Infrastructural impact of the walls – Development Within Zones
Several years after the walls were built, the needs of residents have forced the people to develop within their own security zones. It may become the resolution for the citizens to get out of prolonged frustration.
It is mercy that the only thing that the US government did was to divide the city into zones by building walls and setting up security checkpoints only, which they did not interfere with the activities within zones and thus posing a potential for the residents to adapt to the zoning system.
-Businesses of Baghdad are relocated. Due to the low accessibility to places, many shops lost customers and employees, thus encouraged the relocation. Light industries such as textile manufacturing, consumer electronics and home appliances were relocated from designated industrial regions to the margin of the residential areas of different zones, so that they could be reachable to the residents once again(Planning in Baghdad: how years of conflict have shaped the design of the city, 2015).
-New neighbourhood market emerged. With all the traffic and security checkpoints, it took hours for goods like food and
clothes to be delivered to different security zones daily. Therefore the supplies of such daily necessities became less and led to a general rise of prices. Under this circumstance, new neighbourhood markets have been popping up in zones, providing the goods for the residents’ daily needs. Some goods were delivered to the market in a desirable quantity that was adequate until the next batch of delivery, and some were manufactured locally. Such markets were successful for they satisfied people’s needs with a suitable price(Planning, 2015).
-The trend of urban farming had been rising. Also resulted from the limited supplies, the residents chose to farm on their own instead. On roofs and road edges and wherever they could, they grew their own crops; some even brought livestock like pigs, cows and goats from outside. The harvest of crops and livestock were for both self-consumption and selling to the market(Planning, 2015).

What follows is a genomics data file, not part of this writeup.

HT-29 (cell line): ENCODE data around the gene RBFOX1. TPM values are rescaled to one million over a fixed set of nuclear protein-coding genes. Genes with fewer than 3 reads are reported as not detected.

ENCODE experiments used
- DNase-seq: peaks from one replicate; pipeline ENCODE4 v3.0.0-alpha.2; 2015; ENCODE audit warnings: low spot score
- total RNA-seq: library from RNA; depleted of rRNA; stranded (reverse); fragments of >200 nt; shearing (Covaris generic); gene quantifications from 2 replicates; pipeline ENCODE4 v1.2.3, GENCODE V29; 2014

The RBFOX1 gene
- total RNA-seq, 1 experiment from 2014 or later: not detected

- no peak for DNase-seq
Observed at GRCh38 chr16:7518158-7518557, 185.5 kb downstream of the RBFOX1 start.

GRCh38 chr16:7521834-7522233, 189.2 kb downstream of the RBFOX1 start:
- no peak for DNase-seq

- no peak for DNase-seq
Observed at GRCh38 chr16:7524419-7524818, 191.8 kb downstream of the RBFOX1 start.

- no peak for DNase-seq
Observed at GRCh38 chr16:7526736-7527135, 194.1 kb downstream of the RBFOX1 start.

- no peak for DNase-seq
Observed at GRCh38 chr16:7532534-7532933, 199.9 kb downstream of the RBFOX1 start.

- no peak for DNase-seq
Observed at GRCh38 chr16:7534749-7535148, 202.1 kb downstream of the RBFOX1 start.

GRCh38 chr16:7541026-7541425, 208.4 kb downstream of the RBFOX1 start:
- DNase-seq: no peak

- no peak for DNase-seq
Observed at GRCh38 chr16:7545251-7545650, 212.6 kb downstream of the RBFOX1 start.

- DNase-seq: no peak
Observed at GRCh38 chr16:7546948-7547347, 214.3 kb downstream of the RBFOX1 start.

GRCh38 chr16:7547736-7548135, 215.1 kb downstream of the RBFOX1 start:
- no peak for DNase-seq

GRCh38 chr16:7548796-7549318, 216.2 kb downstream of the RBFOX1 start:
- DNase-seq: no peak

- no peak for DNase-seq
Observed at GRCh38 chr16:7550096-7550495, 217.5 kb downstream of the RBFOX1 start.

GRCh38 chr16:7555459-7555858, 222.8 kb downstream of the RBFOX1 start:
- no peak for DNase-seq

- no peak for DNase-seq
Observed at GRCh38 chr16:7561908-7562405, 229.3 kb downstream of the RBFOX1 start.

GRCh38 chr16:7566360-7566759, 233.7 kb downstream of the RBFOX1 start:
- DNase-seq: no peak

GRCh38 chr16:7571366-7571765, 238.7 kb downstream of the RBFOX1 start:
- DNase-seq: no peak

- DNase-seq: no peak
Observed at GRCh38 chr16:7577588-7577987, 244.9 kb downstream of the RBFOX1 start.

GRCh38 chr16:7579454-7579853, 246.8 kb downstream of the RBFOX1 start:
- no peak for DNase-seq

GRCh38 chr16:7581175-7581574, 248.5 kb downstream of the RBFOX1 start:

The above behaviours suggested hope for Baghdad. With the zoning system implemented, the city had suffered in different ways, with the poverty problem being the most severe. Such urbanistic behaviours were bringing positive impact to the situation bit by bit. The extend for now is certainty not enough to change the entire city, but when these trends keep on rising, more people will enjoy the benefits brought the in-zone development. Moreover, when the citizens start to gain stable income for a living, other development may subsequently happen such as building of infrastructures and creating public space for events or activities. Ideally speaking, Baghdad will become a combination of self-sufficient, autonomous urban villages.
It is interesting that the implementation of walls actually brought some urban development to the Baghdad. The past four narratives were reflecting how the walls destruct the original urban planning of the city and how different issues have formed because of it. But when the residents adapt to the extremely bad living condition, they make something out of it in order to tackle the problems. This is down to the human nature of survival perhaps. I am not saying that the building of walls was certainly bettering the urban condition of Baghdad, but it does remind me of the Great Chicago Fire—how destruction poses potentials for future development.
Anon, (2011). [image] Available at: http://cdn.cnn.com/cnnnext/dam/assets/121010042227-baghdad-market-blast-wall-horizontal-large-gallery.jpg [Accessed 18 Dec. 2017].
Planning in Baghdad: how years of conflict have shaped the design of the city. (2015). [online] Available at: http://www.spatialplandev.gr/news/international/ID/2284/Planning-in-Baghdad-how-years-of-conflict-have-shaped-the-design-of-the-city [Accessed 12 Dec. 2017]